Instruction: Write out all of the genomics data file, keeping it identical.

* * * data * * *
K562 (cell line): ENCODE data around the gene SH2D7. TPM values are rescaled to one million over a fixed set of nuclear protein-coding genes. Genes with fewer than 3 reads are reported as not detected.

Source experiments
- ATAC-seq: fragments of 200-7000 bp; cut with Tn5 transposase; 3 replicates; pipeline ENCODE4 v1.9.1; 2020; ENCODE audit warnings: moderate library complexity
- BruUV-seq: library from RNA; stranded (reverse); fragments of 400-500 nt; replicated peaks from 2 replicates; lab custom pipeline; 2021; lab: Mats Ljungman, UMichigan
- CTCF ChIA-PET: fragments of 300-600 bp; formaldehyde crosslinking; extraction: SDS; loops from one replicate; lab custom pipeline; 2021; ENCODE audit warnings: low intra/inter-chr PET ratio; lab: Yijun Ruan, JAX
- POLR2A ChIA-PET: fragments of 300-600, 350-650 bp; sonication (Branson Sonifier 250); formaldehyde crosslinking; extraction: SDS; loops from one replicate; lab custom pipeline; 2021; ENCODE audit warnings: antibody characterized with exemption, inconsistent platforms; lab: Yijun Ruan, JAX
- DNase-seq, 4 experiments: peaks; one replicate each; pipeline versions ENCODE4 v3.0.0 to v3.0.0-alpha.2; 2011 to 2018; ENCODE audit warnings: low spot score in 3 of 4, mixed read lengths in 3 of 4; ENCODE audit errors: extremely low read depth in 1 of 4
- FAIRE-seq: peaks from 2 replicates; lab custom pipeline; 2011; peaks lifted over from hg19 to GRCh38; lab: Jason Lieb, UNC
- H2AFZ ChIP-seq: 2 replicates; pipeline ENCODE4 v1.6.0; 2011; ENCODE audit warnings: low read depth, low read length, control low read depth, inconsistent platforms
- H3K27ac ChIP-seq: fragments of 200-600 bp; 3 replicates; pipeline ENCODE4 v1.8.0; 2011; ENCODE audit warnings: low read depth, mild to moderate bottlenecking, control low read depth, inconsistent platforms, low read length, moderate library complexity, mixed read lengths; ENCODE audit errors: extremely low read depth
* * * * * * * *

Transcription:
K562 (cell line): ENCODE data around the gene SH2D7. TPM values are rescaled to one million over a fixed set of nuclear protein-coding genes. Genes with fewer than 3 reads are reported as not detected.

Source experiments
- ATAC-seq: fragments of 200-7000 bp; cut with Tn5 transposase; 3 replicates; pipeline ENCODE4 v1.9.1; 2020; ENCODE audit warnings: moderate library complexity
- BruUV-seq: library from RNA; stranded (reverse); fragments of 400-500 nt; replicated peaks from 2 replicates; lab custom pipeline; 2021; lab: Mats Ljungman, UMichigan
- CTCF ChIA-PET: fragments of 300-600 bp; formaldehyde crosslinking; extraction: SDS; loops from one replicate; lab custom pipeline; 2021; ENCODE audit warnings: low intra/inter-chr PET ratio; lab: Yijun Ruan, JAX
- POLR2A ChIA-PET: fragments of 300-600, 350-650 bp; sonication (Branson Sonifier 250); formaldehyde crosslinking; extraction: SDS; loops from one replicate; lab custom pipeline; 2021; ENCODE audit warnings: antibody characterized with exemption, inconsistent platforms; lab: Yijun Ruan, JAX
- DNase-seq, 4 experiments: peaks; one replicate each; pipeline versions ENCODE4 v3.0.0 to v3.0.0-alpha.2; 2011 to 2018; ENCODE audit warnings: low spot score in 3 of 4, mixed read lengths in 3 of 4; ENCODE audit errors: extremely low read depth in 1 of 4
- FAIRE-seq: peaks from 2 replicates; lab custom pipeline; 2011; peaks lifted over from hg19 to GRCh38; lab: Jason Lieb, UNC
- H2AFZ ChIP-seq: 2 replicates; pipeline ENCODE4 v1.6.0; 2011; ENCODE audit warnings: low read depth, low read length, control low read depth, inconsistent platforms
- H3K27ac ChIP-seq: fragments of 200-600 bp; 3 replicates; pipeline ENCODE4 v1.8.0; 2011; ENCODE audit warnings: low read depth, mild to moderate bottlenecking, control low read depth, inconsistent platforms, low read length, moderate library complexity, mixed read lengths; ENCODE audit errors: extremely low read depth